It is clear for me though, that the bad quality is not only due to artists' mistakes. What I see tells me that there has been bad choice of material to be illustrated in first place, everything talking of rather humble knowledge in the fungal group in question. We all know that colours of the flesh are crucial for the determination of boletes. Therefore a good field guide will show a fruitbody of a bolete together with a section which will show the flesh. Not this guide though. The sections of fruitbodies are scattered throughout the illustrations and I do not find any sense in the way they were chosen. I would expect every species to be illustrated sectioned, but moreover I would expect this in Xerocomus, where this is vital. But only 6 of 15 species of Xerocomus are shown with sectioned fruitbodies, for the rest you have to carefully read the text and try to find this information. I say "try to find", because it is sometimes very misleading. For example, we all know that X. rubellus is characterized by the presence in the flesh of bright red dots in the base of the stipe. For this guide however, the flesh of this species is "deeper yellow towards base". And this is not the only case. If you do not believe me, pay attention to X. bubalinus. Even in the cases when there are illustrations of sectioned fruitbodies, they might be of little help for the recognition of the species, see e. g. Boletus appendiculatus and B. subappendiculatus, where both sections look the same, causing the inexperienced reader to suffer trying to find difference which is not there. Starting from the first page with boletes, I was nearly shattered to see that the illustrations of X. chysenteron and X. chrysonemus are switched. Well, such things happen sometimes, although I find this mistake rather unpleasant. But on the same page, the illustration of X. chrysenteron shows something that very much reminds me a network of the stipe. In fact at first glance I questioned myself if I see Boletus calopus. The same way I felt when looking to the illustration of X. moravicus, which suspiciously reminds Gyroporus cyanescens and has very little in common with the first species. The bad choice of material is also very well seen in Boletus impolitus and B. pinophilus, both of them being rather difficult to recognize.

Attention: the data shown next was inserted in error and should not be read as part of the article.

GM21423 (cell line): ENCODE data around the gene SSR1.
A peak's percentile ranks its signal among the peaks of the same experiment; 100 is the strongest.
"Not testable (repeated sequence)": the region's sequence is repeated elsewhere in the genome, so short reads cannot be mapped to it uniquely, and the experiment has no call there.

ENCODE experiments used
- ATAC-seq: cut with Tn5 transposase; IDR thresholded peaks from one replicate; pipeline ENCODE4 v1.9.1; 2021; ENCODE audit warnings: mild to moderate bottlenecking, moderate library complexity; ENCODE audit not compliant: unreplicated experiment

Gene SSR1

Going further, I came to another interesting decision. Boletus reticulatus is placed on a separate page, far from its relatives B. edulis, B. pinophilus and B. aereus. Possibly because the illustration is rather similar to the one of B. edulis and would have caused the question "What's the difference".
Browsing through the pages, I stop on Leccinum and especially on L. aurantiacum, L. albostipitatum and L. versipelle, species that have more or less orange cap. The colours of these species according to this guide are however different, pushing much towards brown. There are also other mistakes, for example in the description of X. bubalinus there is a reference to Xerocomus communis, which in this guide is under the name X. engelii. I am wondering whether this is plain mistake or the author didn't know that X. communis and X. engelii are considered synonyms.
I could possibly go further and continue with the examples, but I do not see any point in doing this. I think that I have expressed my conclusion clearly in the title of this post.